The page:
John Libbey Eurotext

L'Orthodontie Française

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Prosthetic and surgical options in the rehabilitation of the after-effects of alveolar clefts Volume 81, issue 2, Juin 2010

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* Auteur pour correspondance : drchristianmole@free.fr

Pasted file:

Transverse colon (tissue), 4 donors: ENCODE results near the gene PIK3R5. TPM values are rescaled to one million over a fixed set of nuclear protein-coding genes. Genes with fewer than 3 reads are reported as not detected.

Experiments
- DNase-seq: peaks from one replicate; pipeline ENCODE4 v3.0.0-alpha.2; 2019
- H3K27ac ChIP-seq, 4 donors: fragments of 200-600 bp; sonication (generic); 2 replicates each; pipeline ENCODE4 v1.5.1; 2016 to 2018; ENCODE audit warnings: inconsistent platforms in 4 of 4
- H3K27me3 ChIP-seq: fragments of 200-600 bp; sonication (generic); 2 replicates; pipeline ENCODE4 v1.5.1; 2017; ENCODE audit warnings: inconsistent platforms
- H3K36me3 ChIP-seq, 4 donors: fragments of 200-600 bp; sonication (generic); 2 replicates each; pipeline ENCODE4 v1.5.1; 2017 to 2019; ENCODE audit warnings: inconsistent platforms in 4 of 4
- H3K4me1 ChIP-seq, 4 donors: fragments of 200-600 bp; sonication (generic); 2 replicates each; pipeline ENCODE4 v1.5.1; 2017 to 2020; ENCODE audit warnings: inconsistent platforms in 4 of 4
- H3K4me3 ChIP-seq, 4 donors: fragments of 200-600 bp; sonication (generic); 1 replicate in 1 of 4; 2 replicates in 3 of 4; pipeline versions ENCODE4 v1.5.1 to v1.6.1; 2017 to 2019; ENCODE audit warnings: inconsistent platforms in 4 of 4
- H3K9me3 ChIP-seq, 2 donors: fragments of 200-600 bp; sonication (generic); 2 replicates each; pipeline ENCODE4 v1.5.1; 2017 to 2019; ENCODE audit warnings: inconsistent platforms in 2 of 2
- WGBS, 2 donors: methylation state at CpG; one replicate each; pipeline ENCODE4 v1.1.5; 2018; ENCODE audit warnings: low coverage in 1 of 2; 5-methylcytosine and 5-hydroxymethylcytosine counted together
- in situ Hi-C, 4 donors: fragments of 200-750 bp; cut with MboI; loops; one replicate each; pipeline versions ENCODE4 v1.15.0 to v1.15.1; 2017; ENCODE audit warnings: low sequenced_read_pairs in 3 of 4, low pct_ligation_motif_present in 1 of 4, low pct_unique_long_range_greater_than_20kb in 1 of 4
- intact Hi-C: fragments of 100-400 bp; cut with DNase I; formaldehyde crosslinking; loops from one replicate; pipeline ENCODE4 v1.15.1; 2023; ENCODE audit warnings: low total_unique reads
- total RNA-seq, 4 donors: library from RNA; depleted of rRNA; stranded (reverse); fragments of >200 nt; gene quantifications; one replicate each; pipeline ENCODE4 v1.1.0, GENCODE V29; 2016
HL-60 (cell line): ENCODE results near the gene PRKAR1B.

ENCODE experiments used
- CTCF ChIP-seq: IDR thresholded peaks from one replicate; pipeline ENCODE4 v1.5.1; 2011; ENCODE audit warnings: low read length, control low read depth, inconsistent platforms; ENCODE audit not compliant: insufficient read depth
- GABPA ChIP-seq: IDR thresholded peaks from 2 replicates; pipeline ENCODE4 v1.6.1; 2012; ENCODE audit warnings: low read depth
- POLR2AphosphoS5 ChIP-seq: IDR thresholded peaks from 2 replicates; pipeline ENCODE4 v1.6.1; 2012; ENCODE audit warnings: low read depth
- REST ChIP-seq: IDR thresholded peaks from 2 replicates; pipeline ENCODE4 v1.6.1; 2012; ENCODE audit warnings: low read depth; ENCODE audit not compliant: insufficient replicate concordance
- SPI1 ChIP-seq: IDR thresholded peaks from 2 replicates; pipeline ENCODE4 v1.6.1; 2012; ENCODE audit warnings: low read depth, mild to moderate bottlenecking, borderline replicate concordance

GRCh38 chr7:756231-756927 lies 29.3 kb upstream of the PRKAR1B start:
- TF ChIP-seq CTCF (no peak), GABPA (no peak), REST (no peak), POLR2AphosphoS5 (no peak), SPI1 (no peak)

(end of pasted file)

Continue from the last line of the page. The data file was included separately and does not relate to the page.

The question of final-phase treatment and prosthetic rehabilitation is posed for the young adult patient who has followed a program of surgical, orthopedic, and orthodontic work aimed at achieving a functional, aesthetic balance. When a toothless space has been maintained or recreated between the proximal teeth of each fragment, two solutions are at hand for the expert odontologist: implantology, or traditional joint prosthesis. Four problems are evoked here to describe the difficulties related to this therapeutic decision: confrontation of the banks, residual osseous defect, teeth bordering the cleft, and the odontologist’s role in the overall responsibility for the patient. The choice of the final surgical and prosthetic context induces a multifactor analysis, and must be integrated early on, as part of a multidisciplinary therapeutic strategy. Psychological acceptance is thereby favored, along with the rational search for a durable, aesthetic result.